By the time their third and final appearance before parents, teachers and city officials rolled around Sunday, the three candidates for superintendent of Los Angeles' sprawling public school system sounded well-practiced at the rhetoric of the campaign stump.
After a week of private interviews with the school board, eight sessions with teacher organizations and other district constituencies, and two earlier public forums, the presentations made by each candidate at Theodore Roosevelt High School in Boyle Heights largely came down to sound bites.
Students in the Los Angeles Unified School District "need something different," said banker William E. B. Siart. "What we're doing is not working."
"The only salvation for the children of our school district is to go about some very aggressive changes," said Daniel Domenech, a New York state regional school superintendent.
"I do not want to be seen as the Latino superintendent--I represent every child," said Los Angeles Unified Deputy Supt. Ruben Zacarias.
The candidates, one of whom is to be named chief of the nation's second-largest school system by June 30, did little to flesh out the basic plans they presented to the public last week.
And while the three forums provided an unprecedented chance for parents to question the candidates publicly, only the district's seven-member school board will vote to choose a winner. Board President Jeff Horton said the candidates might have to face another round of interviews with board members.
The event, which like the two forums held a day earlier was scheduled under pressure from school reform advocates, drew about 400 people. By far the most vocal and visible among them were the supporters of Zacarias, a 31-year employee of the school district.
Zacarias, 68, reiterated plans he has outlined in previous meetings, such as appointing a business czar who would oversee district finances and allow the superintendent to concentrate on raising test scores. He also promised a review of the district's lowest-performing schools that would require principals to explain why their campuses are failing.
If there was an awkward moment for Zacarias, it came when he was asked a question selected from an audience member: How would he deal with a repeat of the hepatitis A scare that spread through the district recently, after contaminated fruit desserts were distributed in school lunches? Would he handle the problem himself or delegate it to a deputy?
Zacarias, who was acting superintendent that week while retiring Supt. Sid Thompson was on vacation, said he would take charge in the event of a similar crisis. He defended Thompson, saying, "I promise you, had the superintendent been here he would have been at my side."
Domenech, 51, faced a tense moment when one of the forum moderators asked him if it was fair to seek the post as an outsider. He said he would accept an arrangement that would make him superintendent, Zacarias his deputy, and Siart the district's business advisor.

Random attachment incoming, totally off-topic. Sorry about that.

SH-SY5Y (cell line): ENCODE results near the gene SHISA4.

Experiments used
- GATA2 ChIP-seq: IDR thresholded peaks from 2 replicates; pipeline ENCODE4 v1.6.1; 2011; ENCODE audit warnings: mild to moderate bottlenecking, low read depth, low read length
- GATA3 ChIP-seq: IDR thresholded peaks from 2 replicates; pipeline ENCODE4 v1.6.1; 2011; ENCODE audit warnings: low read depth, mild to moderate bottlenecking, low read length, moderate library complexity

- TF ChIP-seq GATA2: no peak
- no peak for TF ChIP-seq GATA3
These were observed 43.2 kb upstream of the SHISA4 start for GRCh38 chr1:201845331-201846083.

"What a good team we would make," he said.
Domenech also told parents he would push for more district experimentation with "block classes," in which a team of teachers would provide instruction on multiple subjects to large groups of students.
Siart, 50, the former chief executive of First Interstate Bancorp, told parents he would seek more corporate support for the school system, particularly in finding jobs for graduates and in bringing computers and other technology to classrooms.
"To me, education is basically the ticket to a great life," he said.
Siart said he would consult with real estate development experts to find cost-efficient ways to create more classroom space and would be willing to go to each school and "give a talk" to discourage students from joining gangs.
All three candidates said they were likely to oppose the breakup of the school district, and, in interviews after the forum, all signaled support of the district's plan to apply $40 million from Proposition BB, the recently approved $2.4-billion bond measure, to build a new downtown high school.
Zacarias' backers said after the event that their candidate's performance only affirmed their support for him.
"I know he's the one," said Rosalie Fernandez, 21, who has four children in district elementary schools. Domenech and Siart "don't know the people very well. Dr. Zacarias knows."
Others argued that he is better equipped to handle the district's diverse student population.
"You've got to know L.A.," said another Zacarias backer, a 27-year-old substitute teacher who asked not to be identified. "You can say Long Island is diverse," he said, referring to Domenech's post in New York, "but L.A.'s a whole different story. I ain't heard about riots on Long Island."